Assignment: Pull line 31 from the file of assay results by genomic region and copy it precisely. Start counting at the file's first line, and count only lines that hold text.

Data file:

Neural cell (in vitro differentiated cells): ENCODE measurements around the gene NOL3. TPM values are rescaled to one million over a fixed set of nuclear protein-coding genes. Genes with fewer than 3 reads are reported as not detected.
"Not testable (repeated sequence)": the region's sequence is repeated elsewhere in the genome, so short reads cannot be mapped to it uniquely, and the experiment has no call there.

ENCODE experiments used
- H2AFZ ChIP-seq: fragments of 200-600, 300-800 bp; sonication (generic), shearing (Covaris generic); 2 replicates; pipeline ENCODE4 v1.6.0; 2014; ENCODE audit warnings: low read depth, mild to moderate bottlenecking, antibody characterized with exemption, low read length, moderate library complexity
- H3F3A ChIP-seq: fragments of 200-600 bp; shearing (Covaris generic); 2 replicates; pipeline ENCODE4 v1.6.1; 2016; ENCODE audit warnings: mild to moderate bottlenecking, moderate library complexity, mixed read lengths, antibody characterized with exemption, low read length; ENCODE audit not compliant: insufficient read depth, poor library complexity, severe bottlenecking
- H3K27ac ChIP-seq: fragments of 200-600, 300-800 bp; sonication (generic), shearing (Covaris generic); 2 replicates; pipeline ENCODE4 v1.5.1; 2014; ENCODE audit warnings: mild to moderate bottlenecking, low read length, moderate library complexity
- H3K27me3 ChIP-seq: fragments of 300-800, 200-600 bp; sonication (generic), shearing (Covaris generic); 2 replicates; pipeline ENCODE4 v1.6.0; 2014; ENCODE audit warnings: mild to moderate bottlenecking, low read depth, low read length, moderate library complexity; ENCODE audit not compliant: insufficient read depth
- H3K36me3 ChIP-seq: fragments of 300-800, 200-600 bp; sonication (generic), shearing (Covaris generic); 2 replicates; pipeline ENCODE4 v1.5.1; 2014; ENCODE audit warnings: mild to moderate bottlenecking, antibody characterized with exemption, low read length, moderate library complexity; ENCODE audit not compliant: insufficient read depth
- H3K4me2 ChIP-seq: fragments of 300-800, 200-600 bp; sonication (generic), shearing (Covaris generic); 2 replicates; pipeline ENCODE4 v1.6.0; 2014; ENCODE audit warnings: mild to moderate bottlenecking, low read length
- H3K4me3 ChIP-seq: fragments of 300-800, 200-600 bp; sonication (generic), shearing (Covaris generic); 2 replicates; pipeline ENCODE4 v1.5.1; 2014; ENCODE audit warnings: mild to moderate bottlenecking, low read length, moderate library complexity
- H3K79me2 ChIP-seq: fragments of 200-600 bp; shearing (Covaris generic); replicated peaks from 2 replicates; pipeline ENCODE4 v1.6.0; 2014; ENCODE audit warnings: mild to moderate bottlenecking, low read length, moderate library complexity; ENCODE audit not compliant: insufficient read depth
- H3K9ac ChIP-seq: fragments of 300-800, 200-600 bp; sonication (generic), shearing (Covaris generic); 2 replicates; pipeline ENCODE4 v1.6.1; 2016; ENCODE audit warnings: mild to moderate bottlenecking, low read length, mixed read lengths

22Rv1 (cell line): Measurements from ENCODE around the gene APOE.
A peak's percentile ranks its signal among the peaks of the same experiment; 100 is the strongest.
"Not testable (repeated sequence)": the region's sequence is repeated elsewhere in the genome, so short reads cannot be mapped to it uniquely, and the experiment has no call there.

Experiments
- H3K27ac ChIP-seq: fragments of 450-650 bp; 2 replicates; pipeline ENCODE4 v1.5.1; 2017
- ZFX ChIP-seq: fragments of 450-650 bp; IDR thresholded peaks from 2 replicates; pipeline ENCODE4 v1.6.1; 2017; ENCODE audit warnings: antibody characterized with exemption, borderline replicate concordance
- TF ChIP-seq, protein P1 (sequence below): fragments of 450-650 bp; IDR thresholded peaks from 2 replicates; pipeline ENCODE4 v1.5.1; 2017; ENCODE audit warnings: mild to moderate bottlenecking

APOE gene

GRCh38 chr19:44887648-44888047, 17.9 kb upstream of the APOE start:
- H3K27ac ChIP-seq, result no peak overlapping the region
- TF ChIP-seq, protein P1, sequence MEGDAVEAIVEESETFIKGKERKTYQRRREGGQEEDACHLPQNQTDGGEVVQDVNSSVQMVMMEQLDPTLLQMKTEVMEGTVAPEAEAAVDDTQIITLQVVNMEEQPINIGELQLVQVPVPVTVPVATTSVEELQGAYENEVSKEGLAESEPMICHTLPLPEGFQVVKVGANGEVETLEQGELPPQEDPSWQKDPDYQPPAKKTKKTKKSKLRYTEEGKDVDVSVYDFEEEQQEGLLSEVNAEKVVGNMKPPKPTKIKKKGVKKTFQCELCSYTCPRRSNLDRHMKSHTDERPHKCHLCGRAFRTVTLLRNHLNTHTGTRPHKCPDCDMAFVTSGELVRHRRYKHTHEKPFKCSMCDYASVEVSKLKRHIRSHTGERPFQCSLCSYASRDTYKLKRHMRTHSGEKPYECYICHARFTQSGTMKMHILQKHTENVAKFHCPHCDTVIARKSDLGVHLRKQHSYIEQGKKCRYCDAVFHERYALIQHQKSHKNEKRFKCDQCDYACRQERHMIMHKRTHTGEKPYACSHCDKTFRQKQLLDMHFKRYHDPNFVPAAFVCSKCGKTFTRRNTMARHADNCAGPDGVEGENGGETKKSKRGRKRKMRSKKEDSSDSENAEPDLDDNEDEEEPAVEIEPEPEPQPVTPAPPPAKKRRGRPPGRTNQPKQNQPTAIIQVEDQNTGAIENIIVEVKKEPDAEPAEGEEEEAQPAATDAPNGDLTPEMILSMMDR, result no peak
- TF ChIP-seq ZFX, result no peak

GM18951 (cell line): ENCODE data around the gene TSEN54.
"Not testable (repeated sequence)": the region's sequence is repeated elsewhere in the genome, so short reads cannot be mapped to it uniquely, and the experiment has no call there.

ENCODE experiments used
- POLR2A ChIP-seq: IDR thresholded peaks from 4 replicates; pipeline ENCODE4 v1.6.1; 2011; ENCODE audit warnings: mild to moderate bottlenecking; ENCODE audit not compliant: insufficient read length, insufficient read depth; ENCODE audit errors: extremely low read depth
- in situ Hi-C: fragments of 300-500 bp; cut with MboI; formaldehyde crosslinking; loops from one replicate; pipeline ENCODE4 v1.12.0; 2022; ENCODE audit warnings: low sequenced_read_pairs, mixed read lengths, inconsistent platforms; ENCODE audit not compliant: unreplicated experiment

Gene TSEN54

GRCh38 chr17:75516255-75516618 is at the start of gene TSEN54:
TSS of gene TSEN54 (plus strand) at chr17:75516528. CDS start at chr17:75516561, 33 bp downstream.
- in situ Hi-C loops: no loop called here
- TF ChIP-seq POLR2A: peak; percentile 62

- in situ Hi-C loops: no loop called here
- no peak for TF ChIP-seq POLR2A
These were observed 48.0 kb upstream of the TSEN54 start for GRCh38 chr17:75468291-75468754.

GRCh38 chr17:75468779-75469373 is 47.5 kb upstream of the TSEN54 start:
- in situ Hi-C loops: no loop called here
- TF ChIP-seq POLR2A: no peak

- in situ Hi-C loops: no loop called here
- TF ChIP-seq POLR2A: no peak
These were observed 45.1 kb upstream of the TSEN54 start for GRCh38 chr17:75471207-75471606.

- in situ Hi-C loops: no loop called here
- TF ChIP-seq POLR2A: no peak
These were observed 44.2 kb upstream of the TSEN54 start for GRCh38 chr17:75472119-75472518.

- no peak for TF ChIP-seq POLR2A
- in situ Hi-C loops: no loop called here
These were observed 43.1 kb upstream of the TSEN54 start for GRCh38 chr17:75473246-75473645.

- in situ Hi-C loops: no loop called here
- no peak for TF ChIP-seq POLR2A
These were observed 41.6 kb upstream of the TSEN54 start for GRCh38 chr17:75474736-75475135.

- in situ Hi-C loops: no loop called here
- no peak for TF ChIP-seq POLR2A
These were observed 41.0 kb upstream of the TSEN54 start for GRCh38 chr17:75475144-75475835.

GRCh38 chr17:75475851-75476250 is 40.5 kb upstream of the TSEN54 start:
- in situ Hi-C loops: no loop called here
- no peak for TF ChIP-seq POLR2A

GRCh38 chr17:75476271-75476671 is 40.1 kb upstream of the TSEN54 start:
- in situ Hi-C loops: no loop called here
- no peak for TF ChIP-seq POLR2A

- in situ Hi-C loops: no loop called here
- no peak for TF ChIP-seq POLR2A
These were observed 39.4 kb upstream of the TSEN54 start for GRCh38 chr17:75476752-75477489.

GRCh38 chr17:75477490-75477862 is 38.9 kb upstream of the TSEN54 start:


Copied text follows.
GRCh38 chr17:75516255-75516618 is at the start of gene TSEN54: